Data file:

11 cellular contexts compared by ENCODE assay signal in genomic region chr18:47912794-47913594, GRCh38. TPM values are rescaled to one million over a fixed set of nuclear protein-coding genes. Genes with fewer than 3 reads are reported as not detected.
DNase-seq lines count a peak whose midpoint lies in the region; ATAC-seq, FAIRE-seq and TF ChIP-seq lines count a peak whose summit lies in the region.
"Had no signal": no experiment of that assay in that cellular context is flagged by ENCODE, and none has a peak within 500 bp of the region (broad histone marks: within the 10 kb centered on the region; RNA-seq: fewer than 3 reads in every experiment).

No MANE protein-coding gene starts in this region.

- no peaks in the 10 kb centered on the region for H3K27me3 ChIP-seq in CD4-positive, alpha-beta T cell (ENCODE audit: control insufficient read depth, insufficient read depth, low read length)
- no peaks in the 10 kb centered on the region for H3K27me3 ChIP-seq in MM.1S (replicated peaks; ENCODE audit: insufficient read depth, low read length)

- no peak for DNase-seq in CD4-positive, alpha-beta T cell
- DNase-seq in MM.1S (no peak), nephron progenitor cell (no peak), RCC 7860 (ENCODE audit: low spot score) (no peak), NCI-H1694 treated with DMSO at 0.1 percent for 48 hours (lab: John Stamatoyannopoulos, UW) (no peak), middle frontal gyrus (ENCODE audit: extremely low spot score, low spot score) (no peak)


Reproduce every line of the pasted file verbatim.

11 cellular contexts compared by ENCODE assay signal in genomic region chr18:47912794-47913594, GRCh38. TPM values are rescaled to one million over a fixed set of nuclear protein-coding genes. Genes with fewer than 3 reads are reported as not detected.
DNase-seq lines count a peak whose midpoint lies in the region; ATAC-seq, FAIRE-seq and TF ChIP-seq lines count a peak whose summit lies in the region.
"Had no signal": no experiment of that assay in that cellular context is flagged by ENCODE, and none has a peak within 500 bp of the region (broad histone marks: within the 10 kb centered on the region; RNA-seq: fewer than 3 reads in every experiment).

No MANE protein-coding gene starts in this region.

- no peaks in the 10 kb centered on the region for H3K27me3 ChIP-seq in CD4-positive, alpha-beta T cell (ENCODE audit: control insufficient read depth, insufficient read depth, low read length)
- no peaks in the 10 kb centered on the region for H3K27me3 ChIP-seq in MM.1S (replicated peaks; ENCODE audit: insufficient read depth, low read length)

- no peak for DNase-seq in CD4-positive, alpha-beta T cell
- DNase-seq in MM.1S (no peak), nephron progenitor cell (no peak), RCC 7860 (ENCODE audit: low spot score) (no peak), NCI-H1694 treated with DMSO at 0.1 percent for 48 hours (lab: John Stamatoyannopoulos, UW) (no peak), middle frontal gyrus (ENCODE audit: extremely low spot score, low spot score) (no peak)